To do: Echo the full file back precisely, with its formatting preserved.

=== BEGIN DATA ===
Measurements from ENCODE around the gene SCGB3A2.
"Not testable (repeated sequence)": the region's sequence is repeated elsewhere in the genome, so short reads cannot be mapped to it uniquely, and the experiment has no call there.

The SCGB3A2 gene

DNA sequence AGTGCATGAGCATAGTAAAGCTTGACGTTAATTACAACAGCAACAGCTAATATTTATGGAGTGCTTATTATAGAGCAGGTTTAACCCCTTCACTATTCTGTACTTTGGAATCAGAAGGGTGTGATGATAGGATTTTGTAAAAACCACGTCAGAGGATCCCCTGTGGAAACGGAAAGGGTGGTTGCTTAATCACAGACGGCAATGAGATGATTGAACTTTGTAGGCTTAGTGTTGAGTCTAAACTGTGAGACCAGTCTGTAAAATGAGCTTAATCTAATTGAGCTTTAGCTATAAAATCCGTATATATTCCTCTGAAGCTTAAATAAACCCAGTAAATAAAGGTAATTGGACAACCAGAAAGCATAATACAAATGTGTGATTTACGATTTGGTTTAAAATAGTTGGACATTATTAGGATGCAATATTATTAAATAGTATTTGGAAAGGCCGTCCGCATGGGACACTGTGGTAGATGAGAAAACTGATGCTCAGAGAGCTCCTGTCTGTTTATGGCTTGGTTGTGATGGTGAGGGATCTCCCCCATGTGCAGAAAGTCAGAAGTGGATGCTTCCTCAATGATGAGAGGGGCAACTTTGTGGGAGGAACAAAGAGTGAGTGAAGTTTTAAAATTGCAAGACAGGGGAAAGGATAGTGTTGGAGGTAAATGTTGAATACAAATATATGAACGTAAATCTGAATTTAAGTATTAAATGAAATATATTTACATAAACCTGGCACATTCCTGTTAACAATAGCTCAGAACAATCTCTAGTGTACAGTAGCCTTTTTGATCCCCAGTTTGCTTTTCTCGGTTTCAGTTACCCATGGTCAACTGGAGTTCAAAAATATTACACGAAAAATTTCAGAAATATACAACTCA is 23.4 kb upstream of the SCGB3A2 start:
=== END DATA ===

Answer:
Measurements from ENCODE around the gene SCGB3A2.
"Not testable (repeated sequence)": the region's sequence is repeated elsewhere in the genome, so short reads cannot be mapped to it uniquely, and the experiment has no call there.

The SCGB3A2 gene

DNA sequence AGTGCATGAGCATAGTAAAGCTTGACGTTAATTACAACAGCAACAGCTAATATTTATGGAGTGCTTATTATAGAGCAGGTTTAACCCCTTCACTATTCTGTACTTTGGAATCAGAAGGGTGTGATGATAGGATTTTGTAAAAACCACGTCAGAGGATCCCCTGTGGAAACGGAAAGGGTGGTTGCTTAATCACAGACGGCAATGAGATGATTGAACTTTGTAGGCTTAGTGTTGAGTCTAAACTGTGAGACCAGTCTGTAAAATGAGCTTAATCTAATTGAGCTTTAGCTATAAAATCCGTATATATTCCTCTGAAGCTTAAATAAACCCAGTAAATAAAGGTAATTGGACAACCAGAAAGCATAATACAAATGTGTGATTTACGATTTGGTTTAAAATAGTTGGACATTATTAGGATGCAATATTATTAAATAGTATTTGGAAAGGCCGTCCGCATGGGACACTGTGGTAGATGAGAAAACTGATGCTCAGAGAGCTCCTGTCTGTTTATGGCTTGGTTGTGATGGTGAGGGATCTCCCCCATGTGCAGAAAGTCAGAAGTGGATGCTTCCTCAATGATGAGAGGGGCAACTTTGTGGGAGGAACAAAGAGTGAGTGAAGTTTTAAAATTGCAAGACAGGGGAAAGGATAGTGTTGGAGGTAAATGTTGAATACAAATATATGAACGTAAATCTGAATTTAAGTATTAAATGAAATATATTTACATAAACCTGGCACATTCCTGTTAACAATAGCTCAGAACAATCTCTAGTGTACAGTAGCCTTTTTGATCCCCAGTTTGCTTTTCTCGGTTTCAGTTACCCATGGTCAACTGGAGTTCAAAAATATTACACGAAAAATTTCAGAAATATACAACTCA is 23.4 kb upstream of the SCGB3A2 start: